Transfer matrices strongly dependent on element_divisions

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Björklund
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Joined: 19 May 2016, 07:14

Transfer matrices strongly dependent on element_divisions

Post by Björklund » 04 Dec 2018, 01:54

Hi,

I was optimizing some second- and third-order matrix terms and then did some tracking to confirm all the values after the optimizer had converged. I wanted to track with more element_divisions than 1 to get nicer plots. U1666 and U2666 specifically were about 2-3 orders of magnitude larger than expected, and then I tried to start the optimizer with higher element_divisions, which yielded an error saying that a drift I have as an optimization value were below its lowest limit. So firstly, the optimizer seems to treat element_divisions in a weird way, and secondly, when I tracked with just 1 element_division (which I also had optimized with), the matrix values looked like expected, so something weird might be going on there too.

For reference, I am using KQUADS and similar for the higher orders, since I have some multipole stuff that I want to be in the actual tracking later. I don't know if this is what somehow causes this discrepancy.

Best regards
Jonas

michael_borland
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Re: Transfer matrices strongly dependent on element_divisions

Post by michael_borland » 05 Dec 2018, 10:21

Jonas,

I did a simple test with a single KQUAD element. I agree that the third-order path-length elements are different when one divides the element. This is because the expressions for quadrupoles don't contain values for those elements, which I think I convinced myself must be zero (or just too hard to compute). Meanwhile, if one subdivides, one gets some cross-terms like U56ij, with i and j being 1, 2, 3, 4.

If you are concerned about these matrix elements, I would use the subdivided lattice. I'll add calculation of those matrix elements to my to-do list.

--Michael

michael_borland
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Re: Transfer matrices strongly dependent on element_divisions

Post by michael_borland » 05 Dec 2018, 10:33

Jonas,

To be clear, the quadrupole matrix has Uijkl correct elements for non-path-length terms. It's just the third-order path-length terms that are missing.

Another way to determine these matrix elements is using the analyze_map command, which it turns out gives results for the U56kl for a quadrupole that are different from those from dividing the element and using the matrix_output command. This presumably means that there are some missing path-length terms that can't be recovered using matrix concatenation, so my previous advice should be taken with a lump of salt. At this point, the best I can suggest is to use analyze_map. Unfortunately, one can't perform optimization of the results.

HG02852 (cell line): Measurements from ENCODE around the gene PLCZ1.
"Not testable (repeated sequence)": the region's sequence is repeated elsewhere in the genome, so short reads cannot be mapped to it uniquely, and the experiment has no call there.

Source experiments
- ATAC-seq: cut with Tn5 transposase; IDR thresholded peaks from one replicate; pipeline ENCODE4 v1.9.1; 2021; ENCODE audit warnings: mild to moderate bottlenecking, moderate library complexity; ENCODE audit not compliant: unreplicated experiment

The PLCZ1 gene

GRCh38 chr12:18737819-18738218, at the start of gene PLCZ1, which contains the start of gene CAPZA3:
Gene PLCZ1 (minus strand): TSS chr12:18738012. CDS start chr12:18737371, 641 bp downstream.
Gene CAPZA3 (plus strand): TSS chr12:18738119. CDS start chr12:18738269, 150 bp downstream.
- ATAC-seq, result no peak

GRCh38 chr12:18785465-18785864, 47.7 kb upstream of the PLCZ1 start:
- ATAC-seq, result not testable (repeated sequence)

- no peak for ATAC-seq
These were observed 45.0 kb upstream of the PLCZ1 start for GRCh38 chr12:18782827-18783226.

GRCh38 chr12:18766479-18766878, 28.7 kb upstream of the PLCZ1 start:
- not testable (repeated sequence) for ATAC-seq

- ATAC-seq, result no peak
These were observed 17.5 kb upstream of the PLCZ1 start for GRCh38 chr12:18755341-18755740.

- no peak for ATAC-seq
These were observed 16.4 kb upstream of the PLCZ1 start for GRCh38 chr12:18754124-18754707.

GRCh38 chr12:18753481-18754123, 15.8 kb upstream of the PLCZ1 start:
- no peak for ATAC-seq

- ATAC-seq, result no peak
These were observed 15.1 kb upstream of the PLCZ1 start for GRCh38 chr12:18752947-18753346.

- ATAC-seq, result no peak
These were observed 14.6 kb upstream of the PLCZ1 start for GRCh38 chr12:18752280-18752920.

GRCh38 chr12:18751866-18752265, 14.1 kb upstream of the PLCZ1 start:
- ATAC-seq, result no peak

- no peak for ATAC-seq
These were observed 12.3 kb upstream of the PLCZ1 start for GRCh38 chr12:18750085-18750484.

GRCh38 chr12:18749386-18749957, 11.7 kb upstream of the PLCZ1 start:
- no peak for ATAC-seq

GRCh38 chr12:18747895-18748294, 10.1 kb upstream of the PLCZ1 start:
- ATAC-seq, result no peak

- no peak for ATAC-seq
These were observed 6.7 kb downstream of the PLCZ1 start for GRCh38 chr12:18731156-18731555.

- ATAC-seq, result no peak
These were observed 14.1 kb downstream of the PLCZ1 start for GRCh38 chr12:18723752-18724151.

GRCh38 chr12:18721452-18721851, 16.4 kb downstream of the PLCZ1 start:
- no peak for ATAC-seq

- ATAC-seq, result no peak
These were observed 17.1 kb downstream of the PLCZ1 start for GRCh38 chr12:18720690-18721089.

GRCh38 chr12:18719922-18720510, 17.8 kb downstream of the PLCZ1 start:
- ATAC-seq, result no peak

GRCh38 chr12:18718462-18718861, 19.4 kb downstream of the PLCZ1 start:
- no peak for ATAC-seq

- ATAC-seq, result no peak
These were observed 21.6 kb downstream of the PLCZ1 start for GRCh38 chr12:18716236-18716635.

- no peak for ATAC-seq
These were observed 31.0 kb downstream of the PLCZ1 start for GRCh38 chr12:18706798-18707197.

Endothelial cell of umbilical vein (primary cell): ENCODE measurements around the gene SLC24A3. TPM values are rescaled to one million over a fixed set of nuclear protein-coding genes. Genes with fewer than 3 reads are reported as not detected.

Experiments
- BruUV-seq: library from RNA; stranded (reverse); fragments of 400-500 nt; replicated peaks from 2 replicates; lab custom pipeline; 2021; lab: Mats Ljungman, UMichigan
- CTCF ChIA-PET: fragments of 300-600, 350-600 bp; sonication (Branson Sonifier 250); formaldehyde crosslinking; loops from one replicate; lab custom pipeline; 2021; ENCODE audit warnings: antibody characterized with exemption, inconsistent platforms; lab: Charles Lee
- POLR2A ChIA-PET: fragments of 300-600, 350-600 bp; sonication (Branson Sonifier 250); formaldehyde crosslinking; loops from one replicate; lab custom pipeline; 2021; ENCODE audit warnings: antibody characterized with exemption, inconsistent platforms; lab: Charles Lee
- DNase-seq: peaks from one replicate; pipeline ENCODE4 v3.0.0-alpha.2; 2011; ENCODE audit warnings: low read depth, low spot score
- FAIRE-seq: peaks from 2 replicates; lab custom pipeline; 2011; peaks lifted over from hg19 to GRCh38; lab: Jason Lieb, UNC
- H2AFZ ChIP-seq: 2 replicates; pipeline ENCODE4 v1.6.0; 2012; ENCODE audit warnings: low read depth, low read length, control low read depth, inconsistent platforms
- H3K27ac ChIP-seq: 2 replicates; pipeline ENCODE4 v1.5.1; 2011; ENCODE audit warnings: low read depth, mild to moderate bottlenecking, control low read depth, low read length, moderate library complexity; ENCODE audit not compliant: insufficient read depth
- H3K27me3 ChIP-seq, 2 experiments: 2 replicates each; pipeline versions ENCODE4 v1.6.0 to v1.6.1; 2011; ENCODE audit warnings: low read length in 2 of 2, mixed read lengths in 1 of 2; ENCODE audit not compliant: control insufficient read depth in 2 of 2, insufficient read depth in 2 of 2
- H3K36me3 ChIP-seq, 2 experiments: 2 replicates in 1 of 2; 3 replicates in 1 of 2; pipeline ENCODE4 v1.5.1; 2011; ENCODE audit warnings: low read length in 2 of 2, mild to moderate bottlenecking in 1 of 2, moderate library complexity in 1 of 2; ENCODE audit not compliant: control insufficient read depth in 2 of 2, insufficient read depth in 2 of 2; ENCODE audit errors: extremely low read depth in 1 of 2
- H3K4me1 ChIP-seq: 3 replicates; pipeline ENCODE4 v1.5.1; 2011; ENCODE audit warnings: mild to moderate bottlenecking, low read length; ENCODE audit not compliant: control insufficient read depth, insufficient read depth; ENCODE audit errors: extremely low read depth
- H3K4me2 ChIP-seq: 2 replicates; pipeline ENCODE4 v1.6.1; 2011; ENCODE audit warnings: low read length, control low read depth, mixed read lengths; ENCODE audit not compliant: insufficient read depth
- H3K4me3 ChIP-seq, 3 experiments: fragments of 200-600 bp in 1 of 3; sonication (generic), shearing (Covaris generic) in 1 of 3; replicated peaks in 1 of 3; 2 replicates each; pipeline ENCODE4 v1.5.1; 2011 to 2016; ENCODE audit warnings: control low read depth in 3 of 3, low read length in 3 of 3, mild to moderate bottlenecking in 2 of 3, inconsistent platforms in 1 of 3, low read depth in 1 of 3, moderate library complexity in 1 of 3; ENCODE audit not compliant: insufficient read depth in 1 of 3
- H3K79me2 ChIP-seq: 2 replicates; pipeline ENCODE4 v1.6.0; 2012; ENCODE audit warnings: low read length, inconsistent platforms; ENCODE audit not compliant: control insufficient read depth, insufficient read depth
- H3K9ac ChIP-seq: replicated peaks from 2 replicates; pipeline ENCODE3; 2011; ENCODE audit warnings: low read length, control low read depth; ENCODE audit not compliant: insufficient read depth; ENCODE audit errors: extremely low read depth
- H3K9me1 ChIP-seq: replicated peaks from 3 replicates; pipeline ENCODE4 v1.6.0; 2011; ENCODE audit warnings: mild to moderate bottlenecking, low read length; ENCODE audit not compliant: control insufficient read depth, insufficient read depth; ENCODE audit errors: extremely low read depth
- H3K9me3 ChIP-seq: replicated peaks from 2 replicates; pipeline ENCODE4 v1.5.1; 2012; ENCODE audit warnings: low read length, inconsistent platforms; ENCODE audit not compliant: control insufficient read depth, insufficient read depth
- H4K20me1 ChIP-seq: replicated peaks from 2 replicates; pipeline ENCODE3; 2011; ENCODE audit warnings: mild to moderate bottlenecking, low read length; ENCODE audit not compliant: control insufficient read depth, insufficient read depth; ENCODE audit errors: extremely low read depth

--Michael

Björklund
Posts: 84
Joined: 19 May 2016, 07:14

Re: Transfer matrices strongly dependent on element_divisions

Post by Björklund » 05 Dec 2018, 10:50

Hi,

So, the specific terms I were looking at were U1666 and U2666, which changed with element_divisions, and which are just transverse. I looked at these matrix terms over an entire bunch compressor, which contains CSRCSBENDs, KQUADs, KSEXTs, KOCTs and EDRIFTs, so it's not a simple setup. I didn't check any of the other matrix terms, except for the Rij terms, which changed at the 5th decimal point or so, so not nearly as much as the Uijkl terms that I looked at.

I suspect that the U5666 (and other longitudinal terms) of a single, relatively short quadrupole would not be very large, but the effect of all the elements on the matrix term of the whole compressor was very large (although I didn't actually check U5666). I very much need the terms for use in the optimizer, but I might check out the analyze_map when I have time.

In your first message, did you mean that the case with higher value of element_divisions is better to use? It sounds to me like the cross-terms are artifacts, but maybe I misunderstand what you're saying.

Best regards
Jonas

michael_borland
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Re: Transfer matrices strongly dependent on element_divisions

Post by michael_borland » 05 Dec 2018, 10:59

Jonas,

The cross terms are real and should at least give some of the effects. The idea is that if the first segment transforms according to

Code: Select all

x1 = R1*x0 + T1*x0^2
and the second segment is similar with R2 and T2, then the concatenation is

Code: Select all

x2 = R2*(R1*x0 + T1*x0^2) + T2*(R1*x0 + T1*x0^2)^2
which has some third- and fourth-order terms. In the limit of very short segments, my intuition is that this will give an approximation of the third-order matrix, or at least some parts of it. Obviously, this can't be the whole story (e.g., doesn't work for octupoles).

--Michael

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